VA: There’s an essay from David Foster Wallace called “Television and U.S. Fiction” in which he says that if artists are going to do anything, sincerity must come after irony. You can’t be ironic anymore because you’re being ironic about being ironic about being ironic. It becomes this refracting, meaningless thing. You have to come through it and be sincere and earnest with the knowledge that irony exists in this culture.
There’s definitely a wink in our art, but at the same time, we totally mean it, too. Actually, all of the art came from Monique’s grandmother’s house, who was a Sunday school teacher for years and years. So I guess we’re posing kind of funny and it’s ironic, but I’m really a pastor and Monique is really my wife and we really believe in Jesus. All of the things on the record, we believe all of them.
We did that kitschy cover because we thought it was funny, but we thought it was true as well. Does that make sense?
RM: It makes sense because of the associations. It’s released on Asthmatic Kitty, you’re from Brooklyn. If you put all of these things together, you’d expect to see that cover. In one sense, it’s very clearly a religious album, and the songs would reflect that as well. But in another sense, you wouldn’t want to hear hymns and mindless folk songs on here. When you factor in Asthmatic Kitty and Brooklyn, it brings out that creative aspect of the album. It’s really unique, it can be sincere in both worlds.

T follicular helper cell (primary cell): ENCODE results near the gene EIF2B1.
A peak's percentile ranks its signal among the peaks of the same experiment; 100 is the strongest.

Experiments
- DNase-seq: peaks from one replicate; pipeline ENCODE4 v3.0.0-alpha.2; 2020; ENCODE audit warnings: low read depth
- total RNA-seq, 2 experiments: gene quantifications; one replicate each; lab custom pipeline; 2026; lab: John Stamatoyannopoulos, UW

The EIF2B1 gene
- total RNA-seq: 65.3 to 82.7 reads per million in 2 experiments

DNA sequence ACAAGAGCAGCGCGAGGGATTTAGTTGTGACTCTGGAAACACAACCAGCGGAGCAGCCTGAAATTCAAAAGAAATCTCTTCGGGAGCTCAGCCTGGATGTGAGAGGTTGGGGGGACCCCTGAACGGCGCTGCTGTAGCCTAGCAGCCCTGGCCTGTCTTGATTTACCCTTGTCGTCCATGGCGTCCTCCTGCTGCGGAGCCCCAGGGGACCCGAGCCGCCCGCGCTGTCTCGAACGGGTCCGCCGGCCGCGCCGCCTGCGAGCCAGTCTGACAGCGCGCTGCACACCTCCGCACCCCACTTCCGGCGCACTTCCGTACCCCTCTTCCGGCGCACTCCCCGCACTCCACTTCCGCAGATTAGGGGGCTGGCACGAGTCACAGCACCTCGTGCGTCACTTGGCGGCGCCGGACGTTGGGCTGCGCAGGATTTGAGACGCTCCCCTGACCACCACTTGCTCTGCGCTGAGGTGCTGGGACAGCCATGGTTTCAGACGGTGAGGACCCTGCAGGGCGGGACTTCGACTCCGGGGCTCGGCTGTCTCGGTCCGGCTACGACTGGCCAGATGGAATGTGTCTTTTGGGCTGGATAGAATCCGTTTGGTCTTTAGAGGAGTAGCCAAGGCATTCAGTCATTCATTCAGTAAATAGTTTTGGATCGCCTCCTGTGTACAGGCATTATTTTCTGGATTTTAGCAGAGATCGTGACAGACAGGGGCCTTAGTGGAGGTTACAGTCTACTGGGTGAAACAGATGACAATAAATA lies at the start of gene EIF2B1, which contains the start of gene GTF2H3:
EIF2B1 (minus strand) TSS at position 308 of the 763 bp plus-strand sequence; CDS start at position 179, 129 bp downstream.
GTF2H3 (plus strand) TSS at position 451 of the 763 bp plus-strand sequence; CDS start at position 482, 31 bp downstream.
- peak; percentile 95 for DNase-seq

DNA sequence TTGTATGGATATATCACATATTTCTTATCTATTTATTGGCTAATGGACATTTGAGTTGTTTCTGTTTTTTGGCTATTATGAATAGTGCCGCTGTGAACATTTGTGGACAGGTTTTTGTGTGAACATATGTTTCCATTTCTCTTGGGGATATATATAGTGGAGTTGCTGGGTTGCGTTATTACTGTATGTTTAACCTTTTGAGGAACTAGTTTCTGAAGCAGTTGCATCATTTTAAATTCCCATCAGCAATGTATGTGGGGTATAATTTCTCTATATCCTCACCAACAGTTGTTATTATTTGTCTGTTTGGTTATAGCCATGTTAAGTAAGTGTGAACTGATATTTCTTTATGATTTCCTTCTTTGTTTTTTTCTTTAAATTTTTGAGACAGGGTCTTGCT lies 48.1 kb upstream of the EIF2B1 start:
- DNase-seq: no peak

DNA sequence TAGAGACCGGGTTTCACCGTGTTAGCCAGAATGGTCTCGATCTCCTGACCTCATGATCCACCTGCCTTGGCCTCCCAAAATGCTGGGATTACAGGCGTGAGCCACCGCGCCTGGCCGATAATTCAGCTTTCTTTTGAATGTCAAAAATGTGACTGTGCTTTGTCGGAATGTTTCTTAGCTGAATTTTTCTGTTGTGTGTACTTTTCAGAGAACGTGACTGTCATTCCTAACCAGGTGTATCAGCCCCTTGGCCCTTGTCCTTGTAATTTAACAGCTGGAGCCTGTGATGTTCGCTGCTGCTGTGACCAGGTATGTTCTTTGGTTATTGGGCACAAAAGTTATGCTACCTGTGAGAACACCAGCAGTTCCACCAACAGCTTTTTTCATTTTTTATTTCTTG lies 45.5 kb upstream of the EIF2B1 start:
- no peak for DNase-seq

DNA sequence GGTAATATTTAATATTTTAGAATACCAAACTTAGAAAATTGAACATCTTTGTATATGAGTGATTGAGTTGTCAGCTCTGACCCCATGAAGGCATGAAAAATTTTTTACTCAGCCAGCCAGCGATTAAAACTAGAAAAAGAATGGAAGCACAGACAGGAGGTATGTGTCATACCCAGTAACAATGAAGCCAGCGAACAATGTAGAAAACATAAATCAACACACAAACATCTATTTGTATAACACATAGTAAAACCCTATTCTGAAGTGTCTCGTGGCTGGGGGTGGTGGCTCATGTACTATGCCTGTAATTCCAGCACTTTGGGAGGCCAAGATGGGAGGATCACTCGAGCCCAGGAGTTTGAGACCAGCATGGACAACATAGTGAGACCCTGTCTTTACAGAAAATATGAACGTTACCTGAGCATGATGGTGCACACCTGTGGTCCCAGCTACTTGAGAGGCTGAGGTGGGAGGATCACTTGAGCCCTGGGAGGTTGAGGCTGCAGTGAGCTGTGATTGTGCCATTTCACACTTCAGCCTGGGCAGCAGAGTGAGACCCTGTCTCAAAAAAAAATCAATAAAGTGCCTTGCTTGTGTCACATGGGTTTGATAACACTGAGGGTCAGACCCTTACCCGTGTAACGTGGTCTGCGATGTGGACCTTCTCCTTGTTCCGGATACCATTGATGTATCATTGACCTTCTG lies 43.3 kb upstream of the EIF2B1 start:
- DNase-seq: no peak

VA: That’s what we’re after. You don’t have to be a Christian to listen to this music. I can understand if you wouldn’t want to because it’s so explicitly Christian in its content. But it’s not meant to exclude, it’s not aimed at the Christian or church world. One of my friends here in New York is an agnostic Jew, and he loves the record. We’re able to talk about it. He loves blues and gospel, and we’ve talked a lot about music and faith and how it all fits together. So I think there’s a place for people to participate with it without being religious. I hope it’s available to people on a number of levels.
RM: So, Vito, are you some sort of a hipster-pastor?